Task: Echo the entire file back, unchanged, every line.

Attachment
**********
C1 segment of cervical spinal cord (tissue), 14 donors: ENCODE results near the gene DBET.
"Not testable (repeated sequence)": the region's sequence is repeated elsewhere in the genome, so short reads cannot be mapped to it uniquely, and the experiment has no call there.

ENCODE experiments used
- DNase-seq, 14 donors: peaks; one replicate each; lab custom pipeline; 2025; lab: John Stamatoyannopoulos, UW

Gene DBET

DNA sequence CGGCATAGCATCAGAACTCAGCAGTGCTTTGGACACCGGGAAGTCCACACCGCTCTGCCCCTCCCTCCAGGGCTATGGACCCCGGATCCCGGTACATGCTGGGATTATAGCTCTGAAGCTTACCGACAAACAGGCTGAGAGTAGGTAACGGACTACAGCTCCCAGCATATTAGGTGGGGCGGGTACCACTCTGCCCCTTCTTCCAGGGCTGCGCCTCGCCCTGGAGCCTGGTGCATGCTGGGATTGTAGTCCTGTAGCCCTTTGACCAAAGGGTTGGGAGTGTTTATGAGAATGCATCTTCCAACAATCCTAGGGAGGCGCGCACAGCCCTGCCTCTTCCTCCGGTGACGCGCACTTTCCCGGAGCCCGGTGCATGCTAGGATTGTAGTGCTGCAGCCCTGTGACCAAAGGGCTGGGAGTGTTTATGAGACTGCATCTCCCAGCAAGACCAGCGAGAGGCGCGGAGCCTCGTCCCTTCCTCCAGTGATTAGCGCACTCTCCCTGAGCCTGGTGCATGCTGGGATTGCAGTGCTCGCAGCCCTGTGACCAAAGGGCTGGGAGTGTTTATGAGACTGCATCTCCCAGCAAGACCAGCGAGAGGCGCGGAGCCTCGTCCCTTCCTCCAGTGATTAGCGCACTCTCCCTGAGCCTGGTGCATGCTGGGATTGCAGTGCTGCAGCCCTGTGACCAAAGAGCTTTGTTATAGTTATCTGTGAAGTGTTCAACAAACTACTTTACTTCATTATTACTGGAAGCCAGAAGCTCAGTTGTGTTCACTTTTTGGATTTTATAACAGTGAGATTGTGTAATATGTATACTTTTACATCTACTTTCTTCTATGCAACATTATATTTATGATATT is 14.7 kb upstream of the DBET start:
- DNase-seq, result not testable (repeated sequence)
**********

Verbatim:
C1 segment of cervical spinal cord (tissue), 14 donors: ENCODE results near the gene DBET.
"Not testable (repeated sequence)": the region's sequence is repeated elsewhere in the genome, so short reads cannot be mapped to it uniquely, and the experiment has no call there.

ENCODE experiments used
- DNase-seq, 14 donors: peaks; one replicate each; lab custom pipeline; 2025; lab: John Stamatoyannopoulos, UW

Gene DBET

DNA sequence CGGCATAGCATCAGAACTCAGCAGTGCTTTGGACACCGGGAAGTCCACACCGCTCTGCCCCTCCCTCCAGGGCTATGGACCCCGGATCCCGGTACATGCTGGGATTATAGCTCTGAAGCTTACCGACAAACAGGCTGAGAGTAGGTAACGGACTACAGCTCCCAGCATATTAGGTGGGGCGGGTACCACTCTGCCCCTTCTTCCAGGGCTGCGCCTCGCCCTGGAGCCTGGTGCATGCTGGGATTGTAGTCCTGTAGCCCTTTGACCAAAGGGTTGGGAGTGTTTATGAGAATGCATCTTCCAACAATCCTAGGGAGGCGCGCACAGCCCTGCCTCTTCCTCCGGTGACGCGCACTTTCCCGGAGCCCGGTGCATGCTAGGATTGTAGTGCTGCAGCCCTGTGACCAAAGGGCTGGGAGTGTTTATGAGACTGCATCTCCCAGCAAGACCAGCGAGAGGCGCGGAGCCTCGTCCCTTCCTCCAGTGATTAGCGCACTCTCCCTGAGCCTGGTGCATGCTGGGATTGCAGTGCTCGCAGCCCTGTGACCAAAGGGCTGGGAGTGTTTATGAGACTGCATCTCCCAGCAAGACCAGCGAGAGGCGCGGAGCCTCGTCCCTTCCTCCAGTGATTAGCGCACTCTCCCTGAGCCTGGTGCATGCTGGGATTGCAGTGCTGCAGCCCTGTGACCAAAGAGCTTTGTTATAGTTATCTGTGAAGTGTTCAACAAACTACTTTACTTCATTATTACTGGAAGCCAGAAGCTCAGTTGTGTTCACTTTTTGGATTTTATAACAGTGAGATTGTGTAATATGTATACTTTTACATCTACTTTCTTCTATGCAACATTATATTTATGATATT is 14.7 kb upstream of the DBET start:
- DNase-seq, result not testable (repeated sequence)